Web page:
HBO’s Boardwalk Empire is one of the most sprawling and involved shows on TV, with a cast the size of a beer barrel (or at least equal to The Wire). So all this season, the show’s fourth, we’ll be breaking down the 10 most bloody and boozy (and booby) from every episode, including last night’s premiere, “The North Star.”
Now that Eddie’s gone, the only person who truly knows Nucky, knows him as well as he regretfully knows himself, is Margaret, and she wants nothing to do with his lifestyle. Or him. She’s broken away, with a job in “an office downtown” and a life of her own. It’s what Nucky thinks he wants, to be able to go to the pictures once a week, without the threat of a hit being placed on him, but he can’t have it — he’s had Eddie make his bed, and now he must lie in it. “No one knew how to look after you like Mr. Kessler,” Margaret says in lieu of an actual farewell, carrying Teddy’s birthday gift from another woman. That barb hurts Nucky more than any punch in the face could (figuratively).
Oh god, the People Look Through a Dead Man’s Residence scene. Always depressing. The crap we own, most of it is just that: crap, unneeded and expensive junk to distract us from the inevitable end. This book, that photo, these clothes — they lose all significance when their owner is six feet under. So sad. To everyone except the heartless Mickey Doyle, who says, “If this were my room, I’d kill.” He catches himself, “I didn’t mean…” before adding, “Eh, f*ck it, he can’t hear me.” *awkward giggle* May Kessler’s ghost haunt Doyles for lifetimes to come. Anyway, he and Eli come across Eddie’s security deposit key in a bucket of birdseed.
Hey, Richard’s back in New Jersey! Yay! And he runs into Julia’s father, who’s dying of cirrhosis! Boo! Paul’s pre-death wish is that Richard doesn’t make the same mistakes he did: don’t run, don’t try to find happiness elsewhere when it’s right in front of you. “I don’t want to do this all by myself. But how can I trust you?” Julia asks Richard, with Tommy nearby, as the reunited fake-family walks the boardwalk at night. Like Nucky, Richard wants to be the man a woman and her boy, sort of, can rely on, and I trust that Boardwalk Empire season four won’t end the same way as season three, with Richard forced to choose between family/love vs. killing time. (Not that I wouldn’t want to see Shooting Spree, Pt. 2.)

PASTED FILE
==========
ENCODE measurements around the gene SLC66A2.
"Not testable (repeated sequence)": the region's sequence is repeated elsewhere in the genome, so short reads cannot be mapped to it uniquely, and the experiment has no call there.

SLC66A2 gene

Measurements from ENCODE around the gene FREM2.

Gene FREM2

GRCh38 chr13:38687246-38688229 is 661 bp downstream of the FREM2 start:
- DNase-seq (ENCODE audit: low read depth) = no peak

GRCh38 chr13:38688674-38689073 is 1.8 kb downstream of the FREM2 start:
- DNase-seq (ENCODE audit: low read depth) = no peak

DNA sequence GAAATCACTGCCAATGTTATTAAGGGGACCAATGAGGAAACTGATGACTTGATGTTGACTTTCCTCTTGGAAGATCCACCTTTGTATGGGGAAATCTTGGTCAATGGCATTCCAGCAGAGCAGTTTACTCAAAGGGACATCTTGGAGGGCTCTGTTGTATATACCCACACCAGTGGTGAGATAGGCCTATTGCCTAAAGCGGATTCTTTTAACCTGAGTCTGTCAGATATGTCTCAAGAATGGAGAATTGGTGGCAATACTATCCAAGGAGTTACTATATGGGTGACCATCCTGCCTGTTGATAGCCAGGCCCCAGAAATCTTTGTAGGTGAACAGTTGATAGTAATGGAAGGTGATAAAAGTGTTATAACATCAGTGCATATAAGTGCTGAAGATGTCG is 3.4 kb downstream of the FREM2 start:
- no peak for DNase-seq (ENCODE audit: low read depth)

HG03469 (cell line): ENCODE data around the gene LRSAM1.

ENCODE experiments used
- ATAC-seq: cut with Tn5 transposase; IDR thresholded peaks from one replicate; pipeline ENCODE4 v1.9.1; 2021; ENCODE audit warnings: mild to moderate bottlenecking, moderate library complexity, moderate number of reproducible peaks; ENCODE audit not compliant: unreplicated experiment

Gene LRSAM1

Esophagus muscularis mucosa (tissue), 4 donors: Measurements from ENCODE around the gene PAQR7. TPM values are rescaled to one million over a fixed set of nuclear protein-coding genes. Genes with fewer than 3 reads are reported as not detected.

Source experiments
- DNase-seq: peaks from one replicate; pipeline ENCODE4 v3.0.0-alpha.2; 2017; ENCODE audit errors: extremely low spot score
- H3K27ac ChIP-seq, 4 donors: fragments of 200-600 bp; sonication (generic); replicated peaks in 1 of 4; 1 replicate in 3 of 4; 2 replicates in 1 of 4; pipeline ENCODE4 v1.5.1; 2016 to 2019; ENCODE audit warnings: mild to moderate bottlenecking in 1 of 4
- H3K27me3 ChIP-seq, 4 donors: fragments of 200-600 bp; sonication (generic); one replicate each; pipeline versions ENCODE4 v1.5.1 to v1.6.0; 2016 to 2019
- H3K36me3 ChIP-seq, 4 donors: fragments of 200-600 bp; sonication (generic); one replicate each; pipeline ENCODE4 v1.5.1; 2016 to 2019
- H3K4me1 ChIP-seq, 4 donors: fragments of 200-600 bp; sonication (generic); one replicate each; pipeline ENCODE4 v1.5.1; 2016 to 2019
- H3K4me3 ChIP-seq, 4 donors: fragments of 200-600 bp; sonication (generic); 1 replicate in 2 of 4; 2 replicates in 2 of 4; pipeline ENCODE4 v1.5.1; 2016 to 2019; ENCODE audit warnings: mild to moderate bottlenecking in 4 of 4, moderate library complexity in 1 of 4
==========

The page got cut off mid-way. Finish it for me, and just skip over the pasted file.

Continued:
More bars should be run by women in dresses brandishing shotguns.
#FLORIDAMAN. How has it taken Boardwalk Empire four seasons to get to its first alligator fight? C’mon, New Jersey. Now I want to see the entire series recast with all the characters played by well-dressed alligators in hats, like the raptor pilot of Archer. Until that happens, though, try to take comfort in Lucky and Meyer fighting, when the latter gets spooked by Vincenzo Petrucelli, who talk-a like-a this-a, the same as New York’s own Joe Masseria. Wait. That’s a horrible thing to take comfort in. Um, did I mention the alligator fights?
Down goes Eddie, down goes Agent Knox’s case to Hoover. He was the only way into Nucky’s organized crime family tree, so now he has to improvise and find another weak link in the chain. And right now, no one’s weaker than Eli, who’s visibly shaken by Eddie’s death (and his dumb kin). When the two are huddled together in the same room, they find a note from the deceased that reads, “My dearest son, this afternoon I got the happy message that I am a grandfather. I cannot express the joy…” at least according to Knox, who hands Eli his handkerchief to wipe away the grief. A handkerchief with a monogram that clearly means something to Eli. What? That we’ll have to wait and find out.
It was a dark and stormy night. A New Jersey gangster walked into a Florida bar, heavy with his burdens, like a fat man carrying sweat, and in need of an ear to hear him speak his woes. He begins, sharing his ruminations on loves and deals lost, on whether it’s all worth…and then the bar owner, who’s heard it all, punches the gangster right in his whiny face. Then he returns the blow, and then they screw in the backroom during a tropical storm, and the gangster learned an important lesson: hitting a woman will always lead to sex. (I think that’s the lesson?)
The line of the night that shouldn’t be repeated outside the context of the show: Dr. Narcisse ain’t nothing but a “n*gger with a dictionary.” I wonder if there have been more cases of adultery or people shot dead on Boardwalk Empire? Someone get on that, and add Chalky to the cheating list. He’s feeling emasculated at home by his wife and at work by an absent, but ever-present Dr. Narcisse, so naturally, he proves he’s the MANLIEST MAN IN MAN WORLD, BRO by sleeping with Daughter Maitland, minus the sleeping. He’s f*cking her to f*ck with Dr. Narcisse, which is a disturbing mental image, I’m sorry. Remember the gators in hats.